The Wrap-Around Mortgage Scam

February 18, 2003

"A local firm has offered to refinance our existing 6.75% mortgage, which has a balance of $100,000. On our behalf, they will arrange for another lender to provide us with a cash-out refinance of $150,000 at 4.875% for 15-years. Three days after settlement, we take a wrap-around mortgage with them for $100,000 at 3.875% and15 years, and they assume responsibility for the $150,000 mortgage. They get to invest the $50,000 difference and we get a loan at a rate 1% below the market. Is this a good deal or a scam.?"

It is a scam, but a nicely disguised one.

Suppose I said to you, "Lend me $50,000. I’m going to Las Vegas and gamble it. If I win, I’ll give you a small share of my winnings. If I lose, I’ll be gone where you will never find me."

You wouldn’t agree to that. No one in their right mind would. Yet that is exactly the deal you are being offered here.

Why is this firm willing to pay off a $150,000 loan at 4.875% when you are only paying the firm 3.875% on $100,000? Obviously, because they get your $50,000 to invest. But to make this pay, the scamster must earn a very high return on the $50,000. Simple arithmetic indicates that they must earn 6.875% just to break even, and they are not in business to break even.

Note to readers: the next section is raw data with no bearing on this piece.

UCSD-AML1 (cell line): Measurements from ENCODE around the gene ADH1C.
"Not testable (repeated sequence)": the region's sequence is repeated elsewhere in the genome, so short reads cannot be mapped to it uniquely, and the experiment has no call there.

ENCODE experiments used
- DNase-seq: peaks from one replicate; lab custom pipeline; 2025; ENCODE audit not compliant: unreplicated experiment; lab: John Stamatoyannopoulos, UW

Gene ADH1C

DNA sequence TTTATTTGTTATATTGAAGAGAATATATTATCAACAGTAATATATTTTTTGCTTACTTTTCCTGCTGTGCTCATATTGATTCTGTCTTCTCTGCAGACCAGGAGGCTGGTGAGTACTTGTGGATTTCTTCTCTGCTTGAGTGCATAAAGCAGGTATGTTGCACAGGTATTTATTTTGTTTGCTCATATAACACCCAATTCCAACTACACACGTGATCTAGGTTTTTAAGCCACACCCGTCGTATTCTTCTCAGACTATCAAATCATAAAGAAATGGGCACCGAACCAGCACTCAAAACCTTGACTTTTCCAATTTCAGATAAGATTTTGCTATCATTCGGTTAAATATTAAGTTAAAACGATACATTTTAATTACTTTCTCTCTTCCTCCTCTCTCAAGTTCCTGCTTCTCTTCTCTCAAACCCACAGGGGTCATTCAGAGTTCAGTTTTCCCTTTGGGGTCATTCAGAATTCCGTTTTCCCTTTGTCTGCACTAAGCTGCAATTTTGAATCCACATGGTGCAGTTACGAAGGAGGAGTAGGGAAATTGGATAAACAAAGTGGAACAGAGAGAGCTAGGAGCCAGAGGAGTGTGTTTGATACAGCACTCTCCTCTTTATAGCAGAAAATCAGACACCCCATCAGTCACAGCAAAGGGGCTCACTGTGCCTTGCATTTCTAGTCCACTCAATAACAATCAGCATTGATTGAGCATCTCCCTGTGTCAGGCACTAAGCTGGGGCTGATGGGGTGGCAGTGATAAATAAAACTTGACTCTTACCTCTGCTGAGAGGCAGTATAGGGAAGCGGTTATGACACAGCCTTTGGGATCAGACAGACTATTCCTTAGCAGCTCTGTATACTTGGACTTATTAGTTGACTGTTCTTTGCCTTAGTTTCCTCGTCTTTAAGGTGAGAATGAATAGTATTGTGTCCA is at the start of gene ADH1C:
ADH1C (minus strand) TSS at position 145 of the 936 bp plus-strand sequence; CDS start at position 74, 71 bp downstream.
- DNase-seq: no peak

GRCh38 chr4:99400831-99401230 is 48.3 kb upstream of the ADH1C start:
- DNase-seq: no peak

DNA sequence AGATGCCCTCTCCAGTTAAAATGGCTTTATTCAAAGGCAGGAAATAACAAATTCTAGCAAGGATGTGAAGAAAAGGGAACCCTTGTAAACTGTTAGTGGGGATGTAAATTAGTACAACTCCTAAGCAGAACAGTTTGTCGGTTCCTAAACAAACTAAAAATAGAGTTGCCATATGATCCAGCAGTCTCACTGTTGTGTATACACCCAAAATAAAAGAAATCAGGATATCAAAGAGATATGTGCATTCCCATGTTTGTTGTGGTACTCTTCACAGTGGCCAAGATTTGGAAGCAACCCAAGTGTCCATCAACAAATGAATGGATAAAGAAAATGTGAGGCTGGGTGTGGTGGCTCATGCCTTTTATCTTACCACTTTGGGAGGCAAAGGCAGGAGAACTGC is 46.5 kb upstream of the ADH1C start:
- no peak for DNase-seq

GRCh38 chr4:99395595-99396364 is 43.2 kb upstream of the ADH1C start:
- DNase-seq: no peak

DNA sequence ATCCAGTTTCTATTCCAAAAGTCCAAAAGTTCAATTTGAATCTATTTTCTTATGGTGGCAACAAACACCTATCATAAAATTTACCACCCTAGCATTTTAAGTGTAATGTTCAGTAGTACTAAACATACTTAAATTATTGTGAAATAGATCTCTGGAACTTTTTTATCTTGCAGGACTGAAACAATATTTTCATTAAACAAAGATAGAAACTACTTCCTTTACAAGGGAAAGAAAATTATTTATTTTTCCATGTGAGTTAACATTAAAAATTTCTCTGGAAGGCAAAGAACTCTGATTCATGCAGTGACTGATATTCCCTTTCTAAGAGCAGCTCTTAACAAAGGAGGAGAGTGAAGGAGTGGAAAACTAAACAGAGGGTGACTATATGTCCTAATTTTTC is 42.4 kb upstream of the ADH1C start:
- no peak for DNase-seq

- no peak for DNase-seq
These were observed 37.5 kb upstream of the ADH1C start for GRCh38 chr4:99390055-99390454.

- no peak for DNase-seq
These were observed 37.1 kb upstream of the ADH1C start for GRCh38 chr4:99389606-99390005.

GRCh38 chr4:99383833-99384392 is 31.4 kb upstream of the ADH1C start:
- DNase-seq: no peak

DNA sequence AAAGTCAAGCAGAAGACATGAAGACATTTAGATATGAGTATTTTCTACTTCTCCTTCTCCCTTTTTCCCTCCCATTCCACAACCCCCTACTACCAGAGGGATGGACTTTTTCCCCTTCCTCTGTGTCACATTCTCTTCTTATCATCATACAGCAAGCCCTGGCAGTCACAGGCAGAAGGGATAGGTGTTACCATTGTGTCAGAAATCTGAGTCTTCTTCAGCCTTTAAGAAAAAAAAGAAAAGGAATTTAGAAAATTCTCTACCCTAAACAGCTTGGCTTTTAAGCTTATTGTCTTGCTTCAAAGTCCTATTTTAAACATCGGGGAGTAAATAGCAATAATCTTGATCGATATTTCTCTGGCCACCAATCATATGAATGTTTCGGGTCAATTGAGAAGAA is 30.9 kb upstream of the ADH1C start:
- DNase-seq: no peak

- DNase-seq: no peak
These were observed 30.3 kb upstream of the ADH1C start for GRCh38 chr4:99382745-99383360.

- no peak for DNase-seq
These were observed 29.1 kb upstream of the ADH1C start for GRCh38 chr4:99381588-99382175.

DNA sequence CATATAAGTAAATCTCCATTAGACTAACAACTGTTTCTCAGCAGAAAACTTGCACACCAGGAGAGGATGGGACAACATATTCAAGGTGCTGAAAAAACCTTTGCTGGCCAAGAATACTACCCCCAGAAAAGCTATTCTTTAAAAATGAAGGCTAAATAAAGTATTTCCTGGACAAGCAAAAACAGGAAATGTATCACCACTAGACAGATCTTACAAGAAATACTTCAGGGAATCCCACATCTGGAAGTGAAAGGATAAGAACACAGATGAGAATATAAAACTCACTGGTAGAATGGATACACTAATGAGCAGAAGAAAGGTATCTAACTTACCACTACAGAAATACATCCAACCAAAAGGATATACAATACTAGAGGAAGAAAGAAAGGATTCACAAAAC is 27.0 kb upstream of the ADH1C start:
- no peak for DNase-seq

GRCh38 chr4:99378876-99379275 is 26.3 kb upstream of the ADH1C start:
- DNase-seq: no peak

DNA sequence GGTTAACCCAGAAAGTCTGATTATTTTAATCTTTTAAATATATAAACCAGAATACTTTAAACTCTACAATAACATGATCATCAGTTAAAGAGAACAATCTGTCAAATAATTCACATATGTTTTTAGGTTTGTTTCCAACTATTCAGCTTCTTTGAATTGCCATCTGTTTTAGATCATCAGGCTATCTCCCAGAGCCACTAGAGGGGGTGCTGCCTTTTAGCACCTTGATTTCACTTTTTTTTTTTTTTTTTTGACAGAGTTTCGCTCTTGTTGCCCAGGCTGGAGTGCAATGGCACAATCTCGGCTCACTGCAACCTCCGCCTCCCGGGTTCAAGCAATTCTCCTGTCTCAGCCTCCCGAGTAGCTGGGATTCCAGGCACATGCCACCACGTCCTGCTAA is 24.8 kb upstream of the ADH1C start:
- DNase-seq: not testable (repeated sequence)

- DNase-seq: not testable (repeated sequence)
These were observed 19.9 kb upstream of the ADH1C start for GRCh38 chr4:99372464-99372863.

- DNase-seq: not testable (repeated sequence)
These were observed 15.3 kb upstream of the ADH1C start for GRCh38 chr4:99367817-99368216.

Probably the scamster intends to invest the $50,000 in junk bonds paying 12-18% or more. If the junk bonds pay off, the scamster will pay off your loan as they promise. And you will get the below-market rate they promise.

But suppose the junk bonds they buy go into default, as bonds promising such high yields often do? The scamster will stop paying on your mortgage and disappear. You will, of course, stop paying the scamster, but you will now have to assume responsibility for the original loan of $150,000.

Indeed, you were always responsible for this loan. The scamster made a deal with you to assume responsibility, but the other lender was not a party to this deal. Your name is the one on the note and the lender looks to you for payment. Only now you have $150,000 to repay instead of $100,000.

If you want to gamble, take the cash-out refi of $150,000 and invest the $50,000 in junk bonds yourself. If the bonds tank, you will lose the $50,000, just as you would if the scamster had bought them. But if the bonds pay off, you get to keep all the gains yourself.

That might not be prudent, but at least it is a gamble on which you have a chance to win. Giving your money to someone else to gamble, where they keep most of the winnings but you bear all the losses, is worse than imprudent -- it is stupid.

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